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Do you need a Smart TV: consider these points before buying one

The idea of combining a TV and a computer isn’t new. Especially if you look into it in detail, it turns out that a TV is just a monitor with a TV tuner.

In my youth, however, a stationary computer was often used as a smart TV, to which a TV tuner was purchased. At that time, the very idea of watching TV programs on a computer seemed to be something special, convenient, and interesting. Not surprisingly, the speed and availability of the Internet were such that it was difficult to use the network for anything other than searching and downloading information, especially since the content in the form of movies and short videos, in fact, was absent. However, geeks have always been famous for trying to combine as many features as possible in one device, so the desire to make a universal device isn’t surprising.

Along with the increasing availability of the Internet, new scenarios of its use have appeared, among which watching entertainment content has become the main one. However, watching television broadcasts today remains the main scenario of television use for many people, despite the fact that more and more often you hear from people that they don’t watch TV.

If you don’t watch TV broadcasts, then what’s the TV for? The answer is obvious and simple, and you all know it very well – to watch content from the Internet. In this, we can be helped by the smart TV, which, in addition to the broadcast TV, can act as a kind of window to the Internet, thanks to its operating system and the ability to install (or have pre-installed) apps.

And herein lies the main risk and potential source of problems.

Closed operating system

The fact is that many manufacturers that have been producing smart TVs for a long time use proprietary operating systems and their developers create apps for such operating systems. Another way – the apps for such TVs are created by the companies, who want their services to be present on the TVs of a particular manufacturer.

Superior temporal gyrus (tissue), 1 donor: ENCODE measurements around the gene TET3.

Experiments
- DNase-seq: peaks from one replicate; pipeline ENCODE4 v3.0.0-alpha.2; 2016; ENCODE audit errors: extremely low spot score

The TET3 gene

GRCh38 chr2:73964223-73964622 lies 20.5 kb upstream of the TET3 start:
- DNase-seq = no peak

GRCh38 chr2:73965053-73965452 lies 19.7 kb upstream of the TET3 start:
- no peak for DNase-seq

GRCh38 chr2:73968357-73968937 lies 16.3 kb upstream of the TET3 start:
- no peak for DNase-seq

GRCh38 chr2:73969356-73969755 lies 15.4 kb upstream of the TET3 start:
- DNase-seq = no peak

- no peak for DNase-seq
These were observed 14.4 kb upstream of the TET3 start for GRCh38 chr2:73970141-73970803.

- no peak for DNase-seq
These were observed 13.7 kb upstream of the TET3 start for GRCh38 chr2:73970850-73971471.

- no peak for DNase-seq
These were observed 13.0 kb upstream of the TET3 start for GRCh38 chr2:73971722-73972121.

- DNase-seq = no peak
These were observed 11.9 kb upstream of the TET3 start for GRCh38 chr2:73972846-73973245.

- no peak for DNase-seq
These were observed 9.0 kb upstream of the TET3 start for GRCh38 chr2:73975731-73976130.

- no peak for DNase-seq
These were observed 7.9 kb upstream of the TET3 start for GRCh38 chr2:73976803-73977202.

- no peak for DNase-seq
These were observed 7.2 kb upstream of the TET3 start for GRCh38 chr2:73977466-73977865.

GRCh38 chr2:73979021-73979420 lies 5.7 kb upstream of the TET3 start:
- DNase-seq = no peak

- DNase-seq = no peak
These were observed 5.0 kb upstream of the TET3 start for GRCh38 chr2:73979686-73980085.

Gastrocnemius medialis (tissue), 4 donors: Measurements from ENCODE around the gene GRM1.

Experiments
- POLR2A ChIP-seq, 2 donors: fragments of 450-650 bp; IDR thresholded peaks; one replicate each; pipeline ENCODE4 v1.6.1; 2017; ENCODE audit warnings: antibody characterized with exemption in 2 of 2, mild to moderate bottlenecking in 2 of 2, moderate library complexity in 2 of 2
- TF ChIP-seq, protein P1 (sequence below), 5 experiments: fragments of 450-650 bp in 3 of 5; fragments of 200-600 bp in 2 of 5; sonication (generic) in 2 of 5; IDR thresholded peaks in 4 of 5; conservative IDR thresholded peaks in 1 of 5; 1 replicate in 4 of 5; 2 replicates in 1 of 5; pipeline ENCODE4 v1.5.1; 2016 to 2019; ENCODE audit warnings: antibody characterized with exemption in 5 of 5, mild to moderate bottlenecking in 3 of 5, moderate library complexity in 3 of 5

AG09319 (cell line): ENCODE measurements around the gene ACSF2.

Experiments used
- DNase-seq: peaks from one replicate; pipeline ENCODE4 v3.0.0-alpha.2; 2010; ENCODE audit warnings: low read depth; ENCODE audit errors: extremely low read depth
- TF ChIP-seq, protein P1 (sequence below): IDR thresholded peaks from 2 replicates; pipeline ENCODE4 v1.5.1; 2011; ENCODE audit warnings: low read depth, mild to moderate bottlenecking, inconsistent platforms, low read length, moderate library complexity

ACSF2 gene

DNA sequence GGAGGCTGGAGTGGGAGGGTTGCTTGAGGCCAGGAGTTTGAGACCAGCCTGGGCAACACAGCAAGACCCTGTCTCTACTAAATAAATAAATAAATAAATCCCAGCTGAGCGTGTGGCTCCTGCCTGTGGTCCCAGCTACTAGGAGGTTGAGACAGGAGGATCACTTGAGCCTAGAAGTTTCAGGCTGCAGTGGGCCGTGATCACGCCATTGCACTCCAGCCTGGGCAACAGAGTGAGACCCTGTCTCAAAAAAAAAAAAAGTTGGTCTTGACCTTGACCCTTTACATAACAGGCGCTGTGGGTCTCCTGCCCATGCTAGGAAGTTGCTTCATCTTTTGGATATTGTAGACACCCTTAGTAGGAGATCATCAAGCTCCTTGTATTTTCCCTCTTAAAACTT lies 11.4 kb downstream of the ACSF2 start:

Therefore, if the manufacturer suddenly stops supporting a particular service or the relationship between the companies breaks down, in the best case you can lose support for the app updates, and in the worst case after the next firmware update you can find out that your favorite service has disappeared and you can’t install it because it is no longer in the list of available.

In particular, this happened to Samsung Smart TVs, from the menu of which the YouTube app disappeared after the last update.

Moreover, given that neither the manufacturer’s app store nor the operating system itself allows for the installation of apps from third-party sources, the owner of such a TV set has no other options but to endure. And a once convenient feature in the form of smart stuffing becomes a source of negative emotions because of the understanding that nothing can be done.

Incompatibility and lack of versatility

Do you think that’s the end of the reasons not to buy a smart TV? Well, they’re not. There is another one, not the most important, but it can slightly spoil the impression of use, or rather the impossibility of using it. It is the closedness of the operating system or, more often, even the firmware, because of which you may not be able, for example, to synchronize your smartphone of one manufacturer with the TV of another manufacturer, say, to broadcast the contents of the phone to the TV screen.

Not the most used feature, but sometimes very helpful. For example, it happened to me when I was visiting my family, we took a lot of pictures together, and then decided to watch them on the big screen, for which I habitually turned on the broadcast mode and tried to find this mode in the TV, the presence of which is declared by the manufacturer. But there was no way.